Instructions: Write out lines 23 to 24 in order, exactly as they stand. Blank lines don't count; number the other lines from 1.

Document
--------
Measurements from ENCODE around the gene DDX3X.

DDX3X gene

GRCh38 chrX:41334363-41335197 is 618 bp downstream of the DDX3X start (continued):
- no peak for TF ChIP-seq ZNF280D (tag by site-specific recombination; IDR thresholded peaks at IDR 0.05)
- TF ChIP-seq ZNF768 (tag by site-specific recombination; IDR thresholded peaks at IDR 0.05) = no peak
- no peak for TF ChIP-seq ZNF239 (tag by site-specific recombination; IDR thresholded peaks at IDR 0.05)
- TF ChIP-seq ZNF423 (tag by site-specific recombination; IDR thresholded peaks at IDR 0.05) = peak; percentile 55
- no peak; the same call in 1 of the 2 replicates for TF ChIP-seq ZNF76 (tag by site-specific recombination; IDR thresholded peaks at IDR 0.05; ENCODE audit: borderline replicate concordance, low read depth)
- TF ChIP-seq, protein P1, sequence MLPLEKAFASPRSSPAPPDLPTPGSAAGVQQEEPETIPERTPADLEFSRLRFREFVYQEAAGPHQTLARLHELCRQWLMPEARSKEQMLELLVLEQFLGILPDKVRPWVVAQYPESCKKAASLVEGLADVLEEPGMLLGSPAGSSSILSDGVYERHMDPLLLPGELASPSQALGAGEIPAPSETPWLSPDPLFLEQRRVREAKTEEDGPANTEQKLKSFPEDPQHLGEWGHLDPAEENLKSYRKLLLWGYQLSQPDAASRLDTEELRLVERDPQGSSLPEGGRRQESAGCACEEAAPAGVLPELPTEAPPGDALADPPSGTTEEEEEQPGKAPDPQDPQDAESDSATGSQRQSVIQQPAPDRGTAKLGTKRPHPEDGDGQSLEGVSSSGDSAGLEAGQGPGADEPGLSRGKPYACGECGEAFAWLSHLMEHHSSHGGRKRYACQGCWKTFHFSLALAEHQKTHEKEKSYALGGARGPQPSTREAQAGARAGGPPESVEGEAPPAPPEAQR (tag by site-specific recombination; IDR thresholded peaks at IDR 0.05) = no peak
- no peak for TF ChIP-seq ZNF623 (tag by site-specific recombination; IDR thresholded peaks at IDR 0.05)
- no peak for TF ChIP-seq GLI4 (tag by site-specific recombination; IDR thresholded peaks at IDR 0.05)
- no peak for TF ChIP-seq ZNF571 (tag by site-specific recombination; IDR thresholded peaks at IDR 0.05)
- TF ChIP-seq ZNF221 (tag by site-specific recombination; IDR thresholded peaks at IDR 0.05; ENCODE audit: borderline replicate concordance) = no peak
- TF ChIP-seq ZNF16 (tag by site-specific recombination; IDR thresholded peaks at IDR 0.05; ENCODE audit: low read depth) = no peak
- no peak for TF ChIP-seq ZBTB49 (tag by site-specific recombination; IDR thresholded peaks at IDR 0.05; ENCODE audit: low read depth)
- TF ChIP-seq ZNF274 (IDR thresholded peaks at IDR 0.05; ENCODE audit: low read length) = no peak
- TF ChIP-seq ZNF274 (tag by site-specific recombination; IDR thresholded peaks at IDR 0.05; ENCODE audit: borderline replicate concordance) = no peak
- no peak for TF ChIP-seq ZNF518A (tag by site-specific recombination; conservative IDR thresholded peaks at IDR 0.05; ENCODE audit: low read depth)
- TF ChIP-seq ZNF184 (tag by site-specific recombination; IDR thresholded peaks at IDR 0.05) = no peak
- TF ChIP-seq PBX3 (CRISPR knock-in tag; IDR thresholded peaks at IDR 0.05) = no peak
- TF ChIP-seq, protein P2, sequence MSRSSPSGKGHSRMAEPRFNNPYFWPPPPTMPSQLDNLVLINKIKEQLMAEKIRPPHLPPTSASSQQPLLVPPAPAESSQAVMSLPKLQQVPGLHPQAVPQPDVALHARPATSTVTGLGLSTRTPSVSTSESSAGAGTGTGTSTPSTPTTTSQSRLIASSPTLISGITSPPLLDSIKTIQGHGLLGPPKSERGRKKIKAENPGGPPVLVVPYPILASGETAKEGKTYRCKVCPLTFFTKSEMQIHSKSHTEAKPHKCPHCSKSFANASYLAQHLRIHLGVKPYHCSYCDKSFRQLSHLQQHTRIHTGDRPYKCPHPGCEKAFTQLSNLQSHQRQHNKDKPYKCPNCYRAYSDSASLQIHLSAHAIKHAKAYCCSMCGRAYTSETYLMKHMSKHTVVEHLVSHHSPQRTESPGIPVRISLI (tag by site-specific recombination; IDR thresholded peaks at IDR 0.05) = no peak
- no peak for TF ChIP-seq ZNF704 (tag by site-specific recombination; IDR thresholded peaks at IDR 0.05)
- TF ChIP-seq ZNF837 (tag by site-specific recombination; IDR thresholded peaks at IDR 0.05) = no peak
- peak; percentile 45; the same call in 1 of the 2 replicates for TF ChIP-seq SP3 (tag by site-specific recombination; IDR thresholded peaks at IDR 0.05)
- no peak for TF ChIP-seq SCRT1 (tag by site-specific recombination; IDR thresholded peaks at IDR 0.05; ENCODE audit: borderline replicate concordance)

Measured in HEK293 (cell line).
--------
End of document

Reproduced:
- TF ChIP-seq ZNF837 (tag by site-specific recombination; IDR thresholded peaks at IDR 0.05) = no peak
- peak; percentile 45; the same call in 1 of the 2 replicates for TF ChIP-seq SP3 (tag by site-specific recombination; IDR thresholded peaks at IDR 0.05)